Just a Mountain
October 18, 2010
October 18, 2010
by Jules Archer
And like always, they start at this.
They shouldn’t. The story’s not all that interesting. In fact, Dad tells the same story every year. He initiates and they goad him on; every time they pass the worn mountain with the piebald patch of trees at the very tip.
And it’s not the story that gets them. It’s the notion, the idea, the fathomable thought, that their Dad actually says the words without scowling, without distaste. Your mother and I. It’s one of the few times (the only really) their Dad speaks about their mother as if they were once a real, live, couple.
The sisters, settled in the back of the pickup truck, eye each other, mirror smiles and mischievous eyes. The Oldest scoots forward in her seat. Youngest nods, prodding her dad along.
Dad chuckles and even though they all know the story well, that old mountaintop in Red Lodge, Montana, brews up the annual nostalgia.
“Well,” he drawls, pointing at the approaching mountain in the distance, “Your mother and I were coming up here to hunt one year, driving this exact same road…and it was on that there ridge when we saw it…”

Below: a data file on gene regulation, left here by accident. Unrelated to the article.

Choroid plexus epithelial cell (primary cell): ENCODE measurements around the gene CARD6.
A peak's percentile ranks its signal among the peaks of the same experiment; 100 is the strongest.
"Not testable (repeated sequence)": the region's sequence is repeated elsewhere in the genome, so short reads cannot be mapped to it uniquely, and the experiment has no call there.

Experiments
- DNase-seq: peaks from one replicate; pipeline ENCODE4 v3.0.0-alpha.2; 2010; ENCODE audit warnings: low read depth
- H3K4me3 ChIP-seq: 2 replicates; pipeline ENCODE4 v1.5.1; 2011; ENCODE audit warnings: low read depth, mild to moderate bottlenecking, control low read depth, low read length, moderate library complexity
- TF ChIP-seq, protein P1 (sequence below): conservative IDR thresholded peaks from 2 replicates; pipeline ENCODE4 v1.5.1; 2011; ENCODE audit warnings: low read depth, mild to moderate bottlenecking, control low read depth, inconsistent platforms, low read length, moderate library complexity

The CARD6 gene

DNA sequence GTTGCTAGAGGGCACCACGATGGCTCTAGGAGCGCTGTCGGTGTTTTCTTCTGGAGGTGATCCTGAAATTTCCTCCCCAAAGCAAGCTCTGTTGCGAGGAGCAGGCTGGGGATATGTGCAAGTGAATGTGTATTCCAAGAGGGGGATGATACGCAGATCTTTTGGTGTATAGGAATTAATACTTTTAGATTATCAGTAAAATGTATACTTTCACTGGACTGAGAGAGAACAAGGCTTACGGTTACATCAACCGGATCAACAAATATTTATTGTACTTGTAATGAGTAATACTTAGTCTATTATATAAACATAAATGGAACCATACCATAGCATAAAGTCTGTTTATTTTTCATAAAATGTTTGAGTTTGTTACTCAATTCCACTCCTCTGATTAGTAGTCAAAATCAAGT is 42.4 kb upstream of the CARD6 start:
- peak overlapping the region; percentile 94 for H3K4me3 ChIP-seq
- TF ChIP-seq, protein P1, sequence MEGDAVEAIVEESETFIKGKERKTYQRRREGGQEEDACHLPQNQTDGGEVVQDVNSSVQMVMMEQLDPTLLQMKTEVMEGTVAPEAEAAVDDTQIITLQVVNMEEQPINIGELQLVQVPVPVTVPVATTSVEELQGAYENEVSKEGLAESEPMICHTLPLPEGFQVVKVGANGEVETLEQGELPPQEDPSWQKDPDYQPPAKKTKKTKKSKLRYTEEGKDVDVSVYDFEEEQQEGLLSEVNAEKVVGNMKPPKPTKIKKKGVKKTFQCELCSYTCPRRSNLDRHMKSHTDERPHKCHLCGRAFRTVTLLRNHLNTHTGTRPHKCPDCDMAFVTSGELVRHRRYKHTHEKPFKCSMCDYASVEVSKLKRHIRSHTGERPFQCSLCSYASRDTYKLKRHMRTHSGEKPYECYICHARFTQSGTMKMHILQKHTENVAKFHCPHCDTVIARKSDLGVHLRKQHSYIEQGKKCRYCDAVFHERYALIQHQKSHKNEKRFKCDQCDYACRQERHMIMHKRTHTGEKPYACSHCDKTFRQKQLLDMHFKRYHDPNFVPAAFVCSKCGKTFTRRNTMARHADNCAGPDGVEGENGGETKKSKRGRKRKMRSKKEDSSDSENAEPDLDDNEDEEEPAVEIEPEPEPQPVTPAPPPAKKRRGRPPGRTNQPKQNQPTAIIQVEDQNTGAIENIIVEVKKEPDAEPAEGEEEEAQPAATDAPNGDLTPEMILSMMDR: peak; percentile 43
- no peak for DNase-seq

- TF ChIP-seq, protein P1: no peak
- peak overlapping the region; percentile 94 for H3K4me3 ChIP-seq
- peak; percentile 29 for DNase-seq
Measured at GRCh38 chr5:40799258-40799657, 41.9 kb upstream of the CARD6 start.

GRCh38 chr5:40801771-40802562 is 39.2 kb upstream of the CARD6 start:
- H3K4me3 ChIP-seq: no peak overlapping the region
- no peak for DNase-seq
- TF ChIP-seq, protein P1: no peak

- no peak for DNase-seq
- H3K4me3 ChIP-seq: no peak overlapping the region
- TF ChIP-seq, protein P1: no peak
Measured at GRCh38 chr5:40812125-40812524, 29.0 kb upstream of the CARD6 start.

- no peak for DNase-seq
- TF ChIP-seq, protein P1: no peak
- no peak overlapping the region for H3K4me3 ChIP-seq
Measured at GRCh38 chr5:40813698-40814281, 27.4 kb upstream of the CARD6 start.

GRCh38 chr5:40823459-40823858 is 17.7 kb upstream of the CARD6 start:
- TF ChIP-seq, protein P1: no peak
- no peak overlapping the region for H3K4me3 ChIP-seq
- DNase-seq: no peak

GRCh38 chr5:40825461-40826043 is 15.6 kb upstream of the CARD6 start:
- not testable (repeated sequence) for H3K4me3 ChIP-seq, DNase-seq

“The bear right, dad?” Youngest asks, jumping in.
“It was a black bear?”
“Nope, a grizzly. The biggest grizzly you ever seen, just playing outside of the tree line.”
Dad waits until the truck nears the spot on the mountain where he and his ex-wife once had their sighting and points. “Right…there. Just sunning himself…” His finger juts at the mountain, the tapestry of forest lining it with its one bare spot of green, unshielded by trees.
“That’s really cool. What did mom say about it?” Oldest asks, pressing a hand against the window, taking in the view, imagining the phantom bear.
“Oh, you know your mother. She laughed, snapped a few photos.” Dad reaches back to pat Oldest’s leg. “It was a good day, baby.”
And that’s that. The end of the story. Dad tosses the truck into gear, the old beast groaning as they prepare to head up the crooked switchbacks that lead into the canyon of the mountain and to their tried-and-true fishing site.
Surroundings fading away, the sisters give the mountain a longing glance, knowing that once upon a time, their parents had some good ones.
Feeling a bit nostalgic.
Here’s to Montana.